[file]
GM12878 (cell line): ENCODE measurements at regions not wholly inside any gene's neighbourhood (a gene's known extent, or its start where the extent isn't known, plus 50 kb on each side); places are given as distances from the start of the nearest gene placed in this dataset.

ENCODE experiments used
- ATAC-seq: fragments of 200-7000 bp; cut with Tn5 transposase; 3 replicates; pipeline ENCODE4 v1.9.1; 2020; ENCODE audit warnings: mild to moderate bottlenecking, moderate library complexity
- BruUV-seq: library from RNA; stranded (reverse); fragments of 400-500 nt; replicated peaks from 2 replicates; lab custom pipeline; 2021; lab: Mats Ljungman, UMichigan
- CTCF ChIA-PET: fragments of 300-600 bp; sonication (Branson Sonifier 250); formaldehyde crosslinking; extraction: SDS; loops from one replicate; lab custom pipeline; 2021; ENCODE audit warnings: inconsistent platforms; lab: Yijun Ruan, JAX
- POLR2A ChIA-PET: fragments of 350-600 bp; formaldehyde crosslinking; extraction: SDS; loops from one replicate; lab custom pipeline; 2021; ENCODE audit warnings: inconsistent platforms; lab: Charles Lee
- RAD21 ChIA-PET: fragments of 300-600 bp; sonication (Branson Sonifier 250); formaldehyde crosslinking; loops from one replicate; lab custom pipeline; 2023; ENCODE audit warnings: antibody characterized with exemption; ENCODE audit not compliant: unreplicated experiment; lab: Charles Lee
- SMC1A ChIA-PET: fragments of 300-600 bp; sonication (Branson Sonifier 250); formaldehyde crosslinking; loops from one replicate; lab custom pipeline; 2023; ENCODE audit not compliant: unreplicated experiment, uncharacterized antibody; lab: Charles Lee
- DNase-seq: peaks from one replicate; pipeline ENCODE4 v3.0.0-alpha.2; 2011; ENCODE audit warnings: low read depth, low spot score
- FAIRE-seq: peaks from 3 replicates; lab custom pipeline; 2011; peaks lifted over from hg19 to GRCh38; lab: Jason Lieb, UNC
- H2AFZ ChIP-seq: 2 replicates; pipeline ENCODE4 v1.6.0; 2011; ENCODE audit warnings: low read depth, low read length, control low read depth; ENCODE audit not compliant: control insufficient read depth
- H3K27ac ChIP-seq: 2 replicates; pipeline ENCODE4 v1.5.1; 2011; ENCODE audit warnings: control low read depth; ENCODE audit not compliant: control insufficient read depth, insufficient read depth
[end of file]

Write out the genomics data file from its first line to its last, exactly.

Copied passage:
GM12878 (cell line): ENCODE measurements at regions not wholly inside any gene's neighbourhood (a gene's known extent, or its start where the extent isn't known, plus 50 kb on each side); places are given as distances from the start of the nearest gene placed in this dataset.

ENCODE experiments used
- ATAC-seq: fragments of 200-7000 bp; cut with Tn5 transposase; 3 replicates; pipeline ENCODE4 v1.9.1; 2020; ENCODE audit warnings: mild to moderate bottlenecking, moderate library complexity
- BruUV-seq: library from RNA; stranded (reverse); fragments of 400-500 nt; replicated peaks from 2 replicates; lab custom pipeline; 2021; lab: Mats Ljungman, UMichigan
- CTCF ChIA-PET: fragments of 300-600 bp; sonication (Branson Sonifier 250); formaldehyde crosslinking; extraction: SDS; loops from one replicate; lab custom pipeline; 2021; ENCODE audit warnings: inconsistent platforms; lab: Yijun Ruan, JAX
- POLR2A ChIA-PET: fragments of 350-600 bp; formaldehyde crosslinking; extraction: SDS; loops from one replicate; lab custom pipeline; 2021; ENCODE audit warnings: inconsistent platforms; lab: Charles Lee
- RAD21 ChIA-PET: fragments of 300-600 bp; sonication (Branson Sonifier 250); formaldehyde crosslinking; loops from one replicate; lab custom pipeline; 2023; ENCODE audit warnings: antibody characterized with exemption; ENCODE audit not compliant: unreplicated experiment; lab: Charles Lee
- SMC1A ChIA-PET: fragments of 300-600 bp; sonication (Branson Sonifier 250); formaldehyde crosslinking; loops from one replicate; lab custom pipeline; 2023; ENCODE audit not compliant: unreplicated experiment, uncharacterized antibody; lab: Charles Lee
- DNase-seq: peaks from one replicate; pipeline ENCODE4 v3.0.0-alpha.2; 2011; ENCODE audit warnings: low read depth, low spot score
- FAIRE-seq: peaks from 3 replicates; lab custom pipeline; 2011; peaks lifted over from hg19 to GRCh38; lab: Jason Lieb, UNC
- H2AFZ ChIP-seq: 2 replicates; pipeline ENCODE4 v1.6.0; 2011; ENCODE audit warnings: low read depth, low read length, control low read depth; ENCODE audit not compliant: control insufficient read depth
- H3K27ac ChIP-seq: 2 replicates; pipeline ENCODE4 v1.5.1; 2011; ENCODE audit warnings: control low read depth; ENCODE audit not compliant: control insufficient read depth, insufficient read depth